Escape from Heaven — Chapter XVIII
Within minutes after Eve’s premiere appearance on Morning Glory, all hell broke loose.
Television crews, print reporters, scientists from Cal Tech, skeptics including a stage magician who was famous for debunking psychic phenomena, politicians, Hollywood celebrities, and just about anyone else who could get onto the freeways into Lakewood descended onto the vast manicured lawn surrounding Reverend Chill’s Newer Light Cathedral.
Lucifer performed just about every miracle in the Bible. There was a duck pond on the church grounds. Lucifer parted the water, walked on the water, and turned the water into wine. She waved her hand and suddenly the pond was full of fishes. One of the ducks had passed away and she raised it from the dead.
Manchu Ellins rang my doorbell and personally served me with a communiqué from Anorexic Party headquarters. There was a substitution on their ballot line.
Sun Amen Chill was off their ballot line.
Eve was on.
I called an immediate emergency session of the central committee, and Heinlein and I flew back to Mount Shasta. There was a substitution in my council since Lindbergh/Lewis/Polo was off on assignment. Taking his place at the round table was Sir Isaac Newton.
Jefferson and Franklin’s legal analysis of Lucifer’s sudden entry into the race provided us with little leverage. She had made no untruthful statements herself, nor even lent the appearance of truth to a false statement, since everything the Reverend Chill had said was carefully worded to stay within the bounds of semantic accuracy. The Anorexic Party had made no statement that we could object to, no grounds for us to demand a retraction.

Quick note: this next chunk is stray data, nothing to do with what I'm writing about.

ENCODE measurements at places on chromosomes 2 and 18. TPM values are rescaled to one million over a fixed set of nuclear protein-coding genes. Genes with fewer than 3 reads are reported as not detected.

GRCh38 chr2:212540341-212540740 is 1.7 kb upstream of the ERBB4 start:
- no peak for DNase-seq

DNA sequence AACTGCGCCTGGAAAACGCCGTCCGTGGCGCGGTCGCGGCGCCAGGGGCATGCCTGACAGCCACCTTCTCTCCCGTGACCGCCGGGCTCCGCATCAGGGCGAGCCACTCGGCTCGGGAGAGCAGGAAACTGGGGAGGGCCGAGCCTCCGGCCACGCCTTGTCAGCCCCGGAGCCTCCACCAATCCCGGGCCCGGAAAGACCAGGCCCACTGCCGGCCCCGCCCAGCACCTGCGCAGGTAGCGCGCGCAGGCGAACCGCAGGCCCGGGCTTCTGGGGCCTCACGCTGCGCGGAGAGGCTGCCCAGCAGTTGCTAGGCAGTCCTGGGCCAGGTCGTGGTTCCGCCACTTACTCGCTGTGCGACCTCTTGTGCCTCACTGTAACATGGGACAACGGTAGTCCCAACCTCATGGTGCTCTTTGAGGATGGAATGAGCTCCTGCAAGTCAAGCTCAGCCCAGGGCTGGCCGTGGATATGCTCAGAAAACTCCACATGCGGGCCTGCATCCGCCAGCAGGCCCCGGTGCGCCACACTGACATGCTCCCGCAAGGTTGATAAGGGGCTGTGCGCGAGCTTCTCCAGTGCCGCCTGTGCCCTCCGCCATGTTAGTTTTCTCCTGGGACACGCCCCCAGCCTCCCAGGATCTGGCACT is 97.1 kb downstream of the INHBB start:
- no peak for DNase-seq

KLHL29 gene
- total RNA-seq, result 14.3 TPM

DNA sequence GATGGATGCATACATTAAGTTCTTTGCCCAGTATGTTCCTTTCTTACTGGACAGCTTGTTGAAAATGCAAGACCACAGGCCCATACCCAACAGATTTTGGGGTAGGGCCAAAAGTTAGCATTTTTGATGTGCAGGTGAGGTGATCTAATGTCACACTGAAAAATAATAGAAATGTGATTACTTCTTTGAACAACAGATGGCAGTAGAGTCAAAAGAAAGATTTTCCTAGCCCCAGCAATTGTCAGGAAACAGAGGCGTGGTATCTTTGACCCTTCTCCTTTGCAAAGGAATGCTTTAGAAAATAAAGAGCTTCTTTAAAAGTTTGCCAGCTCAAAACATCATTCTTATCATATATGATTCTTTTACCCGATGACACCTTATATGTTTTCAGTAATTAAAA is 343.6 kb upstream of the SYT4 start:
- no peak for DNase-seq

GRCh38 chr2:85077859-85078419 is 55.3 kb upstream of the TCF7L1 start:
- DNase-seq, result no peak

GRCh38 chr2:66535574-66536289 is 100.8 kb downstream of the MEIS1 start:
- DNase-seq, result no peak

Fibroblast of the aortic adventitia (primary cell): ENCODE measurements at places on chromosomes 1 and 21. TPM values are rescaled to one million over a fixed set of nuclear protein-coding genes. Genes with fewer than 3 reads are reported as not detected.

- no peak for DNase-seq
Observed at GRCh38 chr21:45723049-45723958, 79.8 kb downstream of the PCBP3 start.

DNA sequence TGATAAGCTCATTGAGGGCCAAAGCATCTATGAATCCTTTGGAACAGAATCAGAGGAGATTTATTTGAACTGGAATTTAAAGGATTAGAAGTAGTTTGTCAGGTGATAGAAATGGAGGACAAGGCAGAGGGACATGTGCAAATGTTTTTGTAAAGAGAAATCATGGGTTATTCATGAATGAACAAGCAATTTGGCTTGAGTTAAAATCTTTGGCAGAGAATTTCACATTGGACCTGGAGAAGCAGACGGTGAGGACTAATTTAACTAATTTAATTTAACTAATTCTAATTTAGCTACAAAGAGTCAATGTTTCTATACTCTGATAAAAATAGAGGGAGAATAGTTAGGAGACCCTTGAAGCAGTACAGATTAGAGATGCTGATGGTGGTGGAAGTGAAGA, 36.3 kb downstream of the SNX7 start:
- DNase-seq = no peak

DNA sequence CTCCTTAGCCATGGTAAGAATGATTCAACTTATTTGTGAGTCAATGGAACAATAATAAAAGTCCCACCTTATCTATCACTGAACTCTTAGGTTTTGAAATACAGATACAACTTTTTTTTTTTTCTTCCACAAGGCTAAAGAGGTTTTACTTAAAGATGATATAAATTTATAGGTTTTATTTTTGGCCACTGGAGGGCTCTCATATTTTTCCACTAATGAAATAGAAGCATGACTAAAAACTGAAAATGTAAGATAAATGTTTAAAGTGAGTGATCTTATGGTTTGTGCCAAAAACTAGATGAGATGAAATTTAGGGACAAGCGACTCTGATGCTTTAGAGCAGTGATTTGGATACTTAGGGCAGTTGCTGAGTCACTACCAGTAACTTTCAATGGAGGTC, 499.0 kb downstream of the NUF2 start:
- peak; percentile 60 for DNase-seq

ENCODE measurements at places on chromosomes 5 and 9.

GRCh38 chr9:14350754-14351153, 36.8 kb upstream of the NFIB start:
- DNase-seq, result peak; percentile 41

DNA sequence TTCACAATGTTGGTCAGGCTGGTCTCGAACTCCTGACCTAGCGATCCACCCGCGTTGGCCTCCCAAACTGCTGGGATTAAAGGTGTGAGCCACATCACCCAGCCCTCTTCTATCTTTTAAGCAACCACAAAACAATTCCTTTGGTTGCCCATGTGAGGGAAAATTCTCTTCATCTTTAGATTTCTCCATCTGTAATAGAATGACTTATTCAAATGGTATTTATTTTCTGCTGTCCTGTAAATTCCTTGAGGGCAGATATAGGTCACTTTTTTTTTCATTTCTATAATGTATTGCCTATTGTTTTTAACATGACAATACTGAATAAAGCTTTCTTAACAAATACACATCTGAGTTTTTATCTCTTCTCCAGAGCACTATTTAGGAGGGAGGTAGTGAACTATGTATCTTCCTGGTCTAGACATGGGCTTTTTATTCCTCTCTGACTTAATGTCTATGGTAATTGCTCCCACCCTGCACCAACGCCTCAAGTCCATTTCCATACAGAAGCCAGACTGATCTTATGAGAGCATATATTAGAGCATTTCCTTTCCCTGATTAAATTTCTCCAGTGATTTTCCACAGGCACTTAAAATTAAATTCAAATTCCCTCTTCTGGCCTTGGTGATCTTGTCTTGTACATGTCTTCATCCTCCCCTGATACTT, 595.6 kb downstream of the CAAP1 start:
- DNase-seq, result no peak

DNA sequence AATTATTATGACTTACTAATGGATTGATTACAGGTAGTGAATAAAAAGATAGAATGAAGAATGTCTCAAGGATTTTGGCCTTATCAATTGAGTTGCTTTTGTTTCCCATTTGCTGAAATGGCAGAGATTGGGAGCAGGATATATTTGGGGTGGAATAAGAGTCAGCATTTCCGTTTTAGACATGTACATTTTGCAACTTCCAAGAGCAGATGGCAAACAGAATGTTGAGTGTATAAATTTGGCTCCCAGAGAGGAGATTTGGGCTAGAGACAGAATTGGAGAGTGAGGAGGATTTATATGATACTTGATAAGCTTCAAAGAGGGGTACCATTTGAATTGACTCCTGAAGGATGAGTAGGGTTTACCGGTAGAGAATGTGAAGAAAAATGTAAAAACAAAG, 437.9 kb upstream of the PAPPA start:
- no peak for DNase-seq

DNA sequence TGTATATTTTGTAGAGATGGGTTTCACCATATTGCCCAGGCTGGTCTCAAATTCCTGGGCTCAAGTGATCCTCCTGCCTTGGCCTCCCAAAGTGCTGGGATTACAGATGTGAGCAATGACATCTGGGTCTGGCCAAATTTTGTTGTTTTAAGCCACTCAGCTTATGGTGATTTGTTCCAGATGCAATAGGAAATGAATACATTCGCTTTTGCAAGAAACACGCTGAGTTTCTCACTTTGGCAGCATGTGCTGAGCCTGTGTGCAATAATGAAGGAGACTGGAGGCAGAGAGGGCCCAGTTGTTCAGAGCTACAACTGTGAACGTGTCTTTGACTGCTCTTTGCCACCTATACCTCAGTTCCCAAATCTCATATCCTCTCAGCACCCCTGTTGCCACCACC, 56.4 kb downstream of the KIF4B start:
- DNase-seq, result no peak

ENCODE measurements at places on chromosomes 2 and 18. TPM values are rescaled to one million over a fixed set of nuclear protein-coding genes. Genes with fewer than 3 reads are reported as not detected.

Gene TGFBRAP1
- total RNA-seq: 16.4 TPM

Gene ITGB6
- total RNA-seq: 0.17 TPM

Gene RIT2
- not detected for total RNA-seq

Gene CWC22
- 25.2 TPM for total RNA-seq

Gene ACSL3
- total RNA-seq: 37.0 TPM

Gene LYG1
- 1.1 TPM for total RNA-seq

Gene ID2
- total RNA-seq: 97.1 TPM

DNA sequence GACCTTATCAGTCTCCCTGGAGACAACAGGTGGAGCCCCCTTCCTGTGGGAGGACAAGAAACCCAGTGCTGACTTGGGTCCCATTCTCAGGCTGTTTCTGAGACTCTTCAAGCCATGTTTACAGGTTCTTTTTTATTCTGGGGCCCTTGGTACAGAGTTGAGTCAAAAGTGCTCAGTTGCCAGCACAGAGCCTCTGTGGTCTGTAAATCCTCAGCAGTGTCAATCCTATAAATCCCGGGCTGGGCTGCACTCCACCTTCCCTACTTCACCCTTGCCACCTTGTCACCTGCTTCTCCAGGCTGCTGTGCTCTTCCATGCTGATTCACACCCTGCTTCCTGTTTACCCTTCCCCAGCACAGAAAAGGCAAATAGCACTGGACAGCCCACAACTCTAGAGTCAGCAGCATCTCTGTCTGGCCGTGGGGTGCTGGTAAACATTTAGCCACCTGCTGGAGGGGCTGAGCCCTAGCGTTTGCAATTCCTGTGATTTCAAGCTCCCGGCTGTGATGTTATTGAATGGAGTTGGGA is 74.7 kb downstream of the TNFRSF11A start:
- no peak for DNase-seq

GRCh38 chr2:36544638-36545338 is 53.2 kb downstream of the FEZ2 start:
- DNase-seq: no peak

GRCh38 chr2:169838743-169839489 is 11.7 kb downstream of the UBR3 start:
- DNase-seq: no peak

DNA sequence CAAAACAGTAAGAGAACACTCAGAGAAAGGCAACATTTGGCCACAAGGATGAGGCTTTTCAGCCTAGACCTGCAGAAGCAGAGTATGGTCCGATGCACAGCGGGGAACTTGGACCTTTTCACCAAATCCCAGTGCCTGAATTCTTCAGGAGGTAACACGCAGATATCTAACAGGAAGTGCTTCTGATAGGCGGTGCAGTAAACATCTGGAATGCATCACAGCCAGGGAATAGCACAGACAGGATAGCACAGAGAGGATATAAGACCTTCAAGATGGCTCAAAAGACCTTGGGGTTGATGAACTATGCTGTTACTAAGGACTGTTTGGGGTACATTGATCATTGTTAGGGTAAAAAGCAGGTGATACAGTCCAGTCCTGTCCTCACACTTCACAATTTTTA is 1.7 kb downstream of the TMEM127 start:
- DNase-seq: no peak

Lucifer had performed no miracles above π on the Aquinas Scale.
She had not misrepresented to the people of earth her identity or her role in human history.
And there was nothing in the treaty that prevented the substitution of a name on a ballot line at any time previous to the opening of the campaign with its first dream presentation.
The only treaty violation the Anorexic Party had committed was her opening a tunnel to come to earth. Other than that, they had played strictly by the rules.
We’d been sucker punched.
“My friends,” I told them. “I’m not going to make any excuses. This disaster is directly due to my arrogance and ineptness. If we lose this war, there is nobody to blame but me.”
“Sir, with all due respect,” said General Patton, “that’s hogwash. Never apologize to your men. You lead them, they follow, that’s all. I apologized to one of my men once and I regret it to this day. You made a command decision, one—may I add—that looked good to all of us. Victory is never assured. All we can give it is the best we have within us.”
“Hear, hear!” said voices all around the table.
“I believe General Patton has expressed all of our feelings in this matter,” said Jefferson. “We still have complete confidence in you.”
I felt like crying but held myself in check. This was no time to come across as the weakest link.
“Ladies and Gentlemen, I thank you for your vote of confidence in me. Now let’s get back to work. Is there anyone at this table who thinks the strategy I outlined at our last session, of allowing Lucifer to run unopposed, has a chance in hell of succeeding?”
The silence was deafening.
“I concur. Mr. Attorney General, since the Anorexic Party has now made two substitutions on their ballot line, am I correct in concluding that we have the right to do so as well?”
“That is true,” Jefferson told me, “but only if we act immediately. Lucifer’s dream presentation starts as early as seven hours from now, triggering the active campaign. Any substitutions on the ballot must be served on the Anorexics before then.”